Monday, October 08, 2012
Why Fat People Can’t Help Getting Even Fatter
New research has found that a type of anti-tumour immune cell protects against obesity and the metabolic syndrome that leads to diabetes. Results showing that immune cells known to be protective against malignancy called invariant natural killer T-cells (iNKT), that are lost when humans become obese, but can be restored through weight loss, have been published online this week in the journalImmunity. Marie Curie Fellow, Lydia Lynch at Trinity College Dublin, Ireland made the discovery and as first author in collaboration with colleagues at Harvard-affiliated Beth Israel Deaconess Medical Centre, and St Vincent’s University Hospital have shown that therapies that activate iNKT cells could help manage obesity, diabetes, and metabolic disease.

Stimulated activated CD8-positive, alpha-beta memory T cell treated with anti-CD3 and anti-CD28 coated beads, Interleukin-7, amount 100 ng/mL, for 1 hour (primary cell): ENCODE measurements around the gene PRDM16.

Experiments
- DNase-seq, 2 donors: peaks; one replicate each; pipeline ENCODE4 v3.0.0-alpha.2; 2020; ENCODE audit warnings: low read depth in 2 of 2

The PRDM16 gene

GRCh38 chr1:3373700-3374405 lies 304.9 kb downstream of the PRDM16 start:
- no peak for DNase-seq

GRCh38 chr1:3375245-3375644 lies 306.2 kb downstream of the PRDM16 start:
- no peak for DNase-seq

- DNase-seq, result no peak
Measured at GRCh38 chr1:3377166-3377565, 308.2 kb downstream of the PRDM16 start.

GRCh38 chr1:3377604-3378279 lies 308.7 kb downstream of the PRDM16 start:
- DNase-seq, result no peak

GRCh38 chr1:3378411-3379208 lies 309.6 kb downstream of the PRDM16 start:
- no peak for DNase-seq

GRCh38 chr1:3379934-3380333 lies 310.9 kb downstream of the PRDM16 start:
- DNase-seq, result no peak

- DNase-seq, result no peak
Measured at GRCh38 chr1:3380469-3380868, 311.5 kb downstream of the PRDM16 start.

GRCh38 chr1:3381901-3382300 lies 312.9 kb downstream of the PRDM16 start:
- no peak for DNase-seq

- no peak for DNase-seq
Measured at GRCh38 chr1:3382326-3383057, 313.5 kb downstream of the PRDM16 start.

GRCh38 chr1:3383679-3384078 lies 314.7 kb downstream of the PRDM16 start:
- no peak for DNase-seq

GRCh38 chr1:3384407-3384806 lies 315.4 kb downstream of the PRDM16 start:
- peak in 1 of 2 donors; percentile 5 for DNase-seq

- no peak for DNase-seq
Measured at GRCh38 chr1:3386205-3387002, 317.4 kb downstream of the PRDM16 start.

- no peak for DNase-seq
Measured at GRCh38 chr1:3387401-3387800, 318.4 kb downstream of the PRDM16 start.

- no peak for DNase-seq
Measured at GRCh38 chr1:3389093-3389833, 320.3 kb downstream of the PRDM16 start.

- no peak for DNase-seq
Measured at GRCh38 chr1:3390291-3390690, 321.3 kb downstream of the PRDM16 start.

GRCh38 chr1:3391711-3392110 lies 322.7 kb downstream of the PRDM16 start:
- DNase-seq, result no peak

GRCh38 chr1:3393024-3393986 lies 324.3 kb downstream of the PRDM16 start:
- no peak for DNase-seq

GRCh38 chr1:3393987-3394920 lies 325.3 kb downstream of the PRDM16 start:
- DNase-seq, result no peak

Next, the authors removed iNKT cells from a normal mouse and injected them into obese NKT-deficient mice.
“We actually reversed the diabetes, and even though the mice continued to eat a high-fat diet, they lost one to two grams of weight [normal mouse weight being 20 to 25 grams] and exhibited a host of features that suggested reduced inflammation, including improved insulin sensitivity, lower triglycerides and leptin, and shrunken adipocytes,” Dr Lynch said.
Finally, in order to demonstrate if the remaining diminished pool of iNKT cells in obesity could be activated to improve metabolism, the scientists tested aGC, a lipid known to activate iNKT cells. They found that administering a single dose of aGC caused a dramatic improvement in metabolism and fatty liver disease, loss of much of the weight gained, and reversal of diabetes in the obese animals.
“aGC has been tested in clinical trials for the treatment of certain cancers, including melanoma, and proven safe and produced few side effects in humans,” said Exley. “The effect of NKT stimulation, whether by aGC or other means, on weight loss, obesity, and metabolic disorder has not been investigated until now and may provide a new avenue for the treatment of obesity and metabolic syndrome, which have now reached epidemic proportions worldwide.”